Mechanizing Rammed Earth: making New Earth Construction Viable in the Us

Restricted (Penn State Only)
Author:
Bick, Zoe Ruth
Graduate Program:
Architecture
Degree:
Master of Architecture
Document Type:
Master Thesis
Date of Defense:
April 06, 2016
Committee Members:
  • Marcus Steven Shaffer, Thesis Advisor
  • Daniel E Willis, Thesis Advisor
  • Mehrdad Hadighi, Thesis Advisor
  • Ute Poerschke, Thesis Advisor
Keywords:
  • rammed earth
  • mechanization
Abstract:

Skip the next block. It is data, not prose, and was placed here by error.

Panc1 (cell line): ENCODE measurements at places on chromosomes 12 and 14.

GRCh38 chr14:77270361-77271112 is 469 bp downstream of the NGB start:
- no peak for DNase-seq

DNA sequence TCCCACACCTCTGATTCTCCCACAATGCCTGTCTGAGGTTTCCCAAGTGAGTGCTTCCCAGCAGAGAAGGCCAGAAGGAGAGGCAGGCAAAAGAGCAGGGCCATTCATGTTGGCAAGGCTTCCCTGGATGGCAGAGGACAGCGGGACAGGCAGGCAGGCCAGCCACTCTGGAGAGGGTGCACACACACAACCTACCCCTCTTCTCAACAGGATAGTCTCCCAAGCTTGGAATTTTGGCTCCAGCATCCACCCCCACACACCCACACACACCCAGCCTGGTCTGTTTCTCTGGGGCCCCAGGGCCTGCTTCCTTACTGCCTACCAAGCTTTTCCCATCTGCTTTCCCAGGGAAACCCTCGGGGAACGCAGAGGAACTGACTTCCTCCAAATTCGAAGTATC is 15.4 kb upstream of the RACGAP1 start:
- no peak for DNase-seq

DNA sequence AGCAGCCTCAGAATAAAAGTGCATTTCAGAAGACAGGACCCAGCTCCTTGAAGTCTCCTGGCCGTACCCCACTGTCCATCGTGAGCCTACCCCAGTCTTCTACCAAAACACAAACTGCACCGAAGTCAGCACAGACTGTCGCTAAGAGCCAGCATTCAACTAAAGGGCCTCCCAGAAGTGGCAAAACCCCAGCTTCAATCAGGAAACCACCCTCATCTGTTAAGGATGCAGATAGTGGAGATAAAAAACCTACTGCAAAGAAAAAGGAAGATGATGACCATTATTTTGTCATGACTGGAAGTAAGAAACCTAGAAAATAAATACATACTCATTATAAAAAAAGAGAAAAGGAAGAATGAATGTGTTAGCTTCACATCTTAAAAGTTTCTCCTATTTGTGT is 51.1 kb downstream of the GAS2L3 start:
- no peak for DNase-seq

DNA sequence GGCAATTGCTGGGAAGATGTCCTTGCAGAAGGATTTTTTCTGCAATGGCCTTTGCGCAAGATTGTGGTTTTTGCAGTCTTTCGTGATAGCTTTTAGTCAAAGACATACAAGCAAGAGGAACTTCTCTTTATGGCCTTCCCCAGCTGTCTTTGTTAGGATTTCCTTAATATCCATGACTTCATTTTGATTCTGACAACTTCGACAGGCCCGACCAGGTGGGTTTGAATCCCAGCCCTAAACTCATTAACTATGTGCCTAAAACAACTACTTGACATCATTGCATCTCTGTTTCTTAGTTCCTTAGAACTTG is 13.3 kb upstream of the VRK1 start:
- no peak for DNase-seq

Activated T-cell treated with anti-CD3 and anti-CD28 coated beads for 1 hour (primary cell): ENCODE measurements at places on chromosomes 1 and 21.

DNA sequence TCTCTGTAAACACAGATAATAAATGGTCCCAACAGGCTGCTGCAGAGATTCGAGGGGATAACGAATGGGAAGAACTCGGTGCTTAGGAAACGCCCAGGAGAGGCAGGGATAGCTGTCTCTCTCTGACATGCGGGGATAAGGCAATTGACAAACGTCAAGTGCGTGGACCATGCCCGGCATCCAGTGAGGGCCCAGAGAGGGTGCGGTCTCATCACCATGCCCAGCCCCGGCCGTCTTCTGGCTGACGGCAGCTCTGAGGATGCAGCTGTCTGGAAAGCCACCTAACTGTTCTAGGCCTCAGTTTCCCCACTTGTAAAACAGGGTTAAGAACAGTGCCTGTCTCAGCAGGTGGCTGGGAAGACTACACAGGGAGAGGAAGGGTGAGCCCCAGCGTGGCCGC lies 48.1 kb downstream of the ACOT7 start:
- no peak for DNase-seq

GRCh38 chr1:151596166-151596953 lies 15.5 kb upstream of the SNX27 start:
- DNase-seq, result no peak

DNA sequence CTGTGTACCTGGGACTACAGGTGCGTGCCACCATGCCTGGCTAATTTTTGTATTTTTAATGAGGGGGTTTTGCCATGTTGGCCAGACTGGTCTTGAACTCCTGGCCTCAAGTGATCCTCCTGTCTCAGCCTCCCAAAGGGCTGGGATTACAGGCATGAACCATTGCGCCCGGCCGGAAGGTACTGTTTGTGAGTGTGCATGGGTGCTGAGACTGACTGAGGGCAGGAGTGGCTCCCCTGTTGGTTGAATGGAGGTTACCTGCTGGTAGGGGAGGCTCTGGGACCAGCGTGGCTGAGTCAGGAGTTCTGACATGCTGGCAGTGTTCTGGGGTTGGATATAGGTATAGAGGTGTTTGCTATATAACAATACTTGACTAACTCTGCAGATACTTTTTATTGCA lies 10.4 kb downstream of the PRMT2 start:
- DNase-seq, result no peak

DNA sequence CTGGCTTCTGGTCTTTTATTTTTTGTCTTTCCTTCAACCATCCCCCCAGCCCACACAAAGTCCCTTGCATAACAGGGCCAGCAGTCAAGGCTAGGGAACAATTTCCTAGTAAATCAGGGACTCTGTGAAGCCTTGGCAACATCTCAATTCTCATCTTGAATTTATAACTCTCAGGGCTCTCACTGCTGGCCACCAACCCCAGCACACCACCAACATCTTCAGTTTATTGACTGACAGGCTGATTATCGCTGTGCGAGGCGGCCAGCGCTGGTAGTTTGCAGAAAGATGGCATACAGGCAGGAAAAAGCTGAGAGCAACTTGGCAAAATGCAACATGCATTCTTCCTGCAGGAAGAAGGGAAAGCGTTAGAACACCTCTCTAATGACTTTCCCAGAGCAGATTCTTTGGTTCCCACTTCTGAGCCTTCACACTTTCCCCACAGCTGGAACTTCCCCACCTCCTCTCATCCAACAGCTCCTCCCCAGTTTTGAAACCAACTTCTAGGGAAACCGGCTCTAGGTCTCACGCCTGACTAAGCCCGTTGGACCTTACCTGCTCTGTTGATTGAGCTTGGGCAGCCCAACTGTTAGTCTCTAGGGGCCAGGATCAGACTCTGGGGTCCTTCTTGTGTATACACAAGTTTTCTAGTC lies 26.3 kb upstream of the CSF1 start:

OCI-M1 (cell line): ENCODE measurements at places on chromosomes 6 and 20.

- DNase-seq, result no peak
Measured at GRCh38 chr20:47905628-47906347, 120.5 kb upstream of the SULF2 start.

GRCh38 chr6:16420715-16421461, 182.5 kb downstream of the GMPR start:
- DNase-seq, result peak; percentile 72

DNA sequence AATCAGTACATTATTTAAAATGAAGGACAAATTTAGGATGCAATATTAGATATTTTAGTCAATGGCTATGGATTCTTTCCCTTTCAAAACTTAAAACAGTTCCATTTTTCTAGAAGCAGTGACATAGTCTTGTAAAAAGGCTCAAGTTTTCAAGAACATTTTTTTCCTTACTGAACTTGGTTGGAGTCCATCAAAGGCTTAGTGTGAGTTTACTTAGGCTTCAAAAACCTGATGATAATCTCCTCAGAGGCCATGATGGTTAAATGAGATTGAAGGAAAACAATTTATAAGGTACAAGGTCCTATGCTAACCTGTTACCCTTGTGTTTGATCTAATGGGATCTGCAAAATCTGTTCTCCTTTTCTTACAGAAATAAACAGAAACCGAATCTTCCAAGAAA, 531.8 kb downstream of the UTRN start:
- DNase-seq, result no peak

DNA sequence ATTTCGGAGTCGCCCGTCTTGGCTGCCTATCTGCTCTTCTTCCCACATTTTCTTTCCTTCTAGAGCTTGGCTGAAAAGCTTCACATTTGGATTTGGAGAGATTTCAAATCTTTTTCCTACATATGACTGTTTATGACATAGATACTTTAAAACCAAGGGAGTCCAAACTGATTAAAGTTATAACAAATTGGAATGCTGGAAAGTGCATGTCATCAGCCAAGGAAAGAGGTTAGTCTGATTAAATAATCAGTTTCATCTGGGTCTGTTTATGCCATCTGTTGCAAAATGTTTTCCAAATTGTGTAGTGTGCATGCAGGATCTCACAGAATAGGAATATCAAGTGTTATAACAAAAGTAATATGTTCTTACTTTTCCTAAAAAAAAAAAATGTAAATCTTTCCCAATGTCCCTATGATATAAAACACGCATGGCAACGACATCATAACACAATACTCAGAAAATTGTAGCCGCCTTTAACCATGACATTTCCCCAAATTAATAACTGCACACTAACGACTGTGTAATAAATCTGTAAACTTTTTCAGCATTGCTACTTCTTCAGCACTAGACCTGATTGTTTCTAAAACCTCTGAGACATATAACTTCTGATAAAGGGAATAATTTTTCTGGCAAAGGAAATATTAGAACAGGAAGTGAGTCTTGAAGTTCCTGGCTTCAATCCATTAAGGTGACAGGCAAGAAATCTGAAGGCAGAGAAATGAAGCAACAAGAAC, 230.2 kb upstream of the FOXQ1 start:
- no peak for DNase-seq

Rammed earth and stabilized rammed earth, two common forms of earth construction, are readily accessible techniques with long histories of use as building methods in many parts of the world. Despite this global commonplaceness, they are currently considered specialized and/or antiquated forms of construction in the United States (US). While mechanization and industrialization have significantly enhanced other materials and methods commonly used in building construction, modern forms of rammed earth and stabilized rammed earth used in the US still employ traditional labor intensive construction processes, and simple tools. Although contemporary technology has been applied in refining the earth material mix and toward creating better understanding of the material behavior and the ramming tools themselves, it has not been brought to bear on the rammed earth construction process. In response to this technological stasis, this thesis imagines the mechanization of rammed earth construction processes through industrial potentials that range from a hand-cranked gravity ram to automated robotic labor enhancement. Three distinct machines – Monument, Mass, and Needle – were designed and are presented as means to advance earth as an US building material through mechanization/industrialization, with the ultimate goal of re-inserting it into the portfolio of contemporary US building methods. This thesis primarily focuses on rammed earth construction methods, not on public perceptions of rammed earth in the US. The machines are also an exploration of mechanized earth’s new and/or resultant architectural potentials and possibilities.